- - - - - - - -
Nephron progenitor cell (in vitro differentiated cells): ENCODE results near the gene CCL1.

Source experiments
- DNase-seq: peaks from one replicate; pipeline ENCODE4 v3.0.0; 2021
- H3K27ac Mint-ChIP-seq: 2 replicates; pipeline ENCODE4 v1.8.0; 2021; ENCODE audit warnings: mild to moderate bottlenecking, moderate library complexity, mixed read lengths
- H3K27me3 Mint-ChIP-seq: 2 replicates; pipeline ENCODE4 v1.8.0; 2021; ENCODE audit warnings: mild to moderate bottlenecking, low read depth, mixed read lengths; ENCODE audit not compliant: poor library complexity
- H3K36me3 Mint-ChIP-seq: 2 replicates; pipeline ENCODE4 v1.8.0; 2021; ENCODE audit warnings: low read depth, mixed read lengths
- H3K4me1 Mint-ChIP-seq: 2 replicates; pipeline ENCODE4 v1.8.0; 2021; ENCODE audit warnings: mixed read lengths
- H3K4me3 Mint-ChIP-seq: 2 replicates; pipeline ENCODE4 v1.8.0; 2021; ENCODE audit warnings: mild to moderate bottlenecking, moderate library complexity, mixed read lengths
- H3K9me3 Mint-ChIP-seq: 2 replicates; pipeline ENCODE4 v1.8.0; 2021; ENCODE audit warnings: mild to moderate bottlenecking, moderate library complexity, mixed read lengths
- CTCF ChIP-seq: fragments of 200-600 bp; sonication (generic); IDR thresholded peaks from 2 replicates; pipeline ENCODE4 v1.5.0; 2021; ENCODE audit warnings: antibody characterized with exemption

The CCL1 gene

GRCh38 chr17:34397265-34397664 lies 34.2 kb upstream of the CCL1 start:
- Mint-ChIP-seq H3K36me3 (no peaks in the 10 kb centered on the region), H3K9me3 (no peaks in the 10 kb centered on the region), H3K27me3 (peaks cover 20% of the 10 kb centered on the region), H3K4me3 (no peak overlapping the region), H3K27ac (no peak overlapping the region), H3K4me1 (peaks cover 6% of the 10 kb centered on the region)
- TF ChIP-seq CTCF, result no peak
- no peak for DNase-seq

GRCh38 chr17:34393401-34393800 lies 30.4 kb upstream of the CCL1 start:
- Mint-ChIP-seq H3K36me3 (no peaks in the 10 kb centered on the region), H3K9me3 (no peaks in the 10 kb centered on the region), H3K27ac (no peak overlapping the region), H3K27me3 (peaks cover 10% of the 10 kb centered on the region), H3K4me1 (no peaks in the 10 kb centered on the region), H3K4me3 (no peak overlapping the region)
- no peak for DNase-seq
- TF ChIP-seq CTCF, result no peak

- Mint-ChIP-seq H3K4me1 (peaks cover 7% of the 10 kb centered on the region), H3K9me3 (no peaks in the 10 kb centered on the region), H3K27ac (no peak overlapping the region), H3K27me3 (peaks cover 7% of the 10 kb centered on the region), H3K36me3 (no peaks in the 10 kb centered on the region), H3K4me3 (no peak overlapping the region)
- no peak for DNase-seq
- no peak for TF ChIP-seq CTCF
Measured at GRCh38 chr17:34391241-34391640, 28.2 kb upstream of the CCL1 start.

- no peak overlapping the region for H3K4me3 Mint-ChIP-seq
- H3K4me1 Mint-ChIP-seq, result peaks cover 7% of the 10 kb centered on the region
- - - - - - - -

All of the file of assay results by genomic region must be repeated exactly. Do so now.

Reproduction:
Nephron progenitor cell (in vitro differentiated cells): ENCODE results near the gene CCL1.

Source experiments
- DNase-seq: peaks from one replicate; pipeline ENCODE4 v3.0.0; 2021
- H3K27ac Mint-ChIP-seq: 2 replicates; pipeline ENCODE4 v1.8.0; 2021; ENCODE audit warnings: mild to moderate bottlenecking, moderate library complexity, mixed read lengths
- H3K27me3 Mint-ChIP-seq: 2 replicates; pipeline ENCODE4 v1.8.0; 2021; ENCODE audit warnings: mild to moderate bottlenecking, low read depth, mixed read lengths; ENCODE audit not compliant: poor library complexity
- H3K36me3 Mint-ChIP-seq: 2 replicates; pipeline ENCODE4 v1.8.0; 2021; ENCODE audit warnings: low read depth, mixed read lengths
- H3K4me1 Mint-ChIP-seq: 2 replicates; pipeline ENCODE4 v1.8.0; 2021; ENCODE audit warnings: mixed read lengths
- H3K4me3 Mint-ChIP-seq: 2 replicates; pipeline ENCODE4 v1.8.0; 2021; ENCODE audit warnings: mild to moderate bottlenecking, moderate library complexity, mixed read lengths
- H3K9me3 Mint-ChIP-seq: 2 replicates; pipeline ENCODE4 v1.8.0; 2021; ENCODE audit warnings: mild to moderate bottlenecking, moderate library complexity, mixed read lengths
- CTCF ChIP-seq: fragments of 200-600 bp; sonication (generic); IDR thresholded peaks from 2 replicates; pipeline ENCODE4 v1.5.0; 2021; ENCODE audit warnings: antibody characterized with exemption

The CCL1 gene

GRCh38 chr17:34397265-34397664 lies 34.2 kb upstream of the CCL1 start:
- Mint-ChIP-seq H3K36me3 (no peaks in the 10 kb centered on the region), H3K9me3 (no peaks in the 10 kb centered on the region), H3K27me3 (peaks cover 20% of the 10 kb centered on the region), H3K4me3 (no peak overlapping the region), H3K27ac (no peak overlapping the region), H3K4me1 (peaks cover 6% of the 10 kb centered on the region)
- TF ChIP-seq CTCF, result no peak
- no peak for DNase-seq

GRCh38 chr17:34393401-34393800 lies 30.4 kb upstream of the CCL1 start:
- Mint-ChIP-seq H3K36me3 (no peaks in the 10 kb centered on the region), H3K9me3 (no peaks in the 10 kb centered on the region), H3K27ac (no peak overlapping the region), H3K27me3 (peaks cover 10% of the 10 kb centered on the region), H3K4me1 (no peaks in the 10 kb centered on the region), H3K4me3 (no peak overlapping the region)
- no peak for DNase-seq
- TF ChIP-seq CTCF, result no peak

- Mint-ChIP-seq H3K4me1 (peaks cover 7% of the 10 kb centered on the region), H3K9me3 (no peaks in the 10 kb centered on the region), H3K27ac (no peak overlapping the region), H3K27me3 (peaks cover 7% of the 10 kb centered on the region), H3K36me3 (no peaks in the 10 kb centered on the region), H3K4me3 (no peak overlapping the region)
- no peak for DNase-seq
- no peak for TF ChIP-seq CTCF
Measured at GRCh38 chr17:34391241-34391640, 28.2 kb upstream of the CCL1 start.

- no peak overlapping the region for H3K4me3 Mint-ChIP-seq
- H3K4me1 Mint-ChIP-seq, result peaks cover 7% of the 10 kb centered on the region